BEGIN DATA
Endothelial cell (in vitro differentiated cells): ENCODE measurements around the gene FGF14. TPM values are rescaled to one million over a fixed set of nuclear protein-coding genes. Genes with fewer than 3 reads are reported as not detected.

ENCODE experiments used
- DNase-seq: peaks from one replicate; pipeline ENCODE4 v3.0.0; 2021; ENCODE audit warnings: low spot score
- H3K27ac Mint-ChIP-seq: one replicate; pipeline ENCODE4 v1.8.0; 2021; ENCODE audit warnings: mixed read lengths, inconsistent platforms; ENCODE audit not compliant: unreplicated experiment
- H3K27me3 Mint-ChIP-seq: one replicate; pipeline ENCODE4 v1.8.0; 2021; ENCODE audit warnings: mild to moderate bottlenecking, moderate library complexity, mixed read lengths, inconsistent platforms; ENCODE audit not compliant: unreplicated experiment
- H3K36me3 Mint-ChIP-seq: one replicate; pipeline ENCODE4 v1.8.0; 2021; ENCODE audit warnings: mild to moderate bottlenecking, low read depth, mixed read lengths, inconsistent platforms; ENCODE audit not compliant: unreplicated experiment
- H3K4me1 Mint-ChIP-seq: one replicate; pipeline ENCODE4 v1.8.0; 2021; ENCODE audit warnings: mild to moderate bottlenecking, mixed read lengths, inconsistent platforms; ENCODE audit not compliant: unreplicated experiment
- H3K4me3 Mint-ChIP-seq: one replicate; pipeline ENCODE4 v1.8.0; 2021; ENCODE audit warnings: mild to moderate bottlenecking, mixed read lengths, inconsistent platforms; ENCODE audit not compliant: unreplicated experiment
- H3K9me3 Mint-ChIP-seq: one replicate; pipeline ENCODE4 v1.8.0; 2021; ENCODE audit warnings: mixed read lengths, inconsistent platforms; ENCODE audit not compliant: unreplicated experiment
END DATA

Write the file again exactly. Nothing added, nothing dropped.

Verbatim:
Endothelial cell (in vitro differentiated cells): ENCODE measurements around the gene FGF14. TPM values are rescaled to one million over a fixed set of nuclear protein-coding genes. Genes with fewer than 3 reads are reported as not detected.

ENCODE experiments used
- DNase-seq: peaks from one replicate; pipeline ENCODE4 v3.0.0; 2021; ENCODE audit warnings: low spot score
- H3K27ac Mint-ChIP-seq: one replicate; pipeline ENCODE4 v1.8.0; 2021; ENCODE audit warnings: mixed read lengths, inconsistent platforms; ENCODE audit not compliant: unreplicated experiment
- H3K27me3 Mint-ChIP-seq: one replicate; pipeline ENCODE4 v1.8.0; 2021; ENCODE audit warnings: mild to moderate bottlenecking, moderate library complexity, mixed read lengths, inconsistent platforms; ENCODE audit not compliant: unreplicated experiment
- H3K36me3 Mint-ChIP-seq: one replicate; pipeline ENCODE4 v1.8.0; 2021; ENCODE audit warnings: mild to moderate bottlenecking, low read depth, mixed read lengths, inconsistent platforms; ENCODE audit not compliant: unreplicated experiment
- H3K4me1 Mint-ChIP-seq: one replicate; pipeline ENCODE4 v1.8.0; 2021; ENCODE audit warnings: mild to moderate bottlenecking, mixed read lengths, inconsistent platforms; ENCODE audit not compliant: unreplicated experiment
- H3K4me3 Mint-ChIP-seq: one replicate; pipeline ENCODE4 v1.8.0; 2021; ENCODE audit warnings: mild to moderate bottlenecking, mixed read lengths, inconsistent platforms; ENCODE audit not compliant: unreplicated experiment
- H3K9me3 Mint-ChIP-seq: one replicate; pipeline ENCODE4 v1.8.0; 2021; ENCODE audit warnings: mixed read lengths, inconsistent platforms; ENCODE audit not compliant: unreplicated experiment